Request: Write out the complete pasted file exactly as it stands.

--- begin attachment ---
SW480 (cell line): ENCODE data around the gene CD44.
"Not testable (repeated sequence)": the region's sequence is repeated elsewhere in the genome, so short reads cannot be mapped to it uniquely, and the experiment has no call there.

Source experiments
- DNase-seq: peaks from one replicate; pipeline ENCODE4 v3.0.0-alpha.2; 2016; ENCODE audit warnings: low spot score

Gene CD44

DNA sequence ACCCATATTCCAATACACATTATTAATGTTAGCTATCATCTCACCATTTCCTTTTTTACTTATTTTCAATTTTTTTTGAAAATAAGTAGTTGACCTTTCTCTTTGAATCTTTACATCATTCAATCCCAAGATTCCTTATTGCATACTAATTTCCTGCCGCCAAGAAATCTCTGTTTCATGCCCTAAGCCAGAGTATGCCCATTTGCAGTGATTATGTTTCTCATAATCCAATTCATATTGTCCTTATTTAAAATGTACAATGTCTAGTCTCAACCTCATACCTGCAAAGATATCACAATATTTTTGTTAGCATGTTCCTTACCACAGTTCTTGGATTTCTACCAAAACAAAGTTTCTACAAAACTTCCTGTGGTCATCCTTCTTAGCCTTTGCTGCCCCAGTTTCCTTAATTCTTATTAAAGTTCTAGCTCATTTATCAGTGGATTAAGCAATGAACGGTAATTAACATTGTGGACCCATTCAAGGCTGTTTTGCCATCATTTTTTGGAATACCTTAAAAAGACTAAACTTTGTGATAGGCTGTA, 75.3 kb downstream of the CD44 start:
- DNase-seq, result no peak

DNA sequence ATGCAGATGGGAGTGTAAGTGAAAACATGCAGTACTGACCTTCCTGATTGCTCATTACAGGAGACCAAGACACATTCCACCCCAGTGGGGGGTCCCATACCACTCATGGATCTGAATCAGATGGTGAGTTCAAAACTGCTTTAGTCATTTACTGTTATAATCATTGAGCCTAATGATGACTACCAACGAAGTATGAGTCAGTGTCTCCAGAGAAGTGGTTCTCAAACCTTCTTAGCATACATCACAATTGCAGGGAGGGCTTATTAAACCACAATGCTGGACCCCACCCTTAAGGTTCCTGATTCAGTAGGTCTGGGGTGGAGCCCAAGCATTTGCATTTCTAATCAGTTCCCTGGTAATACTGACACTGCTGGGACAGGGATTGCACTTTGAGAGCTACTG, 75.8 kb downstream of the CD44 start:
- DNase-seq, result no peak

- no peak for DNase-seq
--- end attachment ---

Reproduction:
SW480 (cell line): ENCODE data around the gene CD44.
"Not testable (repeated sequence)": the region's sequence is repeated elsewhere in the genome, so short reads cannot be mapped to it uniquely, and the experiment has no call there.

Source experiments
- DNase-seq: peaks from one replicate; pipeline ENCODE4 v3.0.0-alpha.2; 2016; ENCODE audit warnings: low spot score

Gene CD44

DNA sequence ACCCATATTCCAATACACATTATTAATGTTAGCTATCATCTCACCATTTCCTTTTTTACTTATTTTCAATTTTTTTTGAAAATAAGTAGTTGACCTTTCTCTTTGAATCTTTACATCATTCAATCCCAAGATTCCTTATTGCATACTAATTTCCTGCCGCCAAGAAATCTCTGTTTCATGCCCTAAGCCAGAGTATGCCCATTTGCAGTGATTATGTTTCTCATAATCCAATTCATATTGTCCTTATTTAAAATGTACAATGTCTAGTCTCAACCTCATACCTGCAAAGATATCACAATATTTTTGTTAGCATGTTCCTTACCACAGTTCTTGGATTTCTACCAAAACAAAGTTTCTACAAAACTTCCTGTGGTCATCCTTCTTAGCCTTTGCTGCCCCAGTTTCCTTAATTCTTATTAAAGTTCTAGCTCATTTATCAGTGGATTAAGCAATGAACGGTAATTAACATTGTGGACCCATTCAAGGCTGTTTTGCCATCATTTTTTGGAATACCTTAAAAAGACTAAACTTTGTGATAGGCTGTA, 75.3 kb downstream of the CD44 start:
- DNase-seq, result no peak

DNA sequence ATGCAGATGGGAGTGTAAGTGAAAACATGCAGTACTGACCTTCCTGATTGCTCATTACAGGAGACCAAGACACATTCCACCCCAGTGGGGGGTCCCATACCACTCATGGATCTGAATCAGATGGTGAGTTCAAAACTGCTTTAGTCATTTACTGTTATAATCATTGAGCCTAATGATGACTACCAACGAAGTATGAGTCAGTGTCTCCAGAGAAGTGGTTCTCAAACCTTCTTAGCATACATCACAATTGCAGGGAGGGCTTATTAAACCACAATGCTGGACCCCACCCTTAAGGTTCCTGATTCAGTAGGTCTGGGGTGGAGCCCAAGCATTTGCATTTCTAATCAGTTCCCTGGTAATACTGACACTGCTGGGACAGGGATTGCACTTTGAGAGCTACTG, 75.8 kb downstream of the CD44 start:
- DNase-seq, result no peak

- no peak for DNase-seq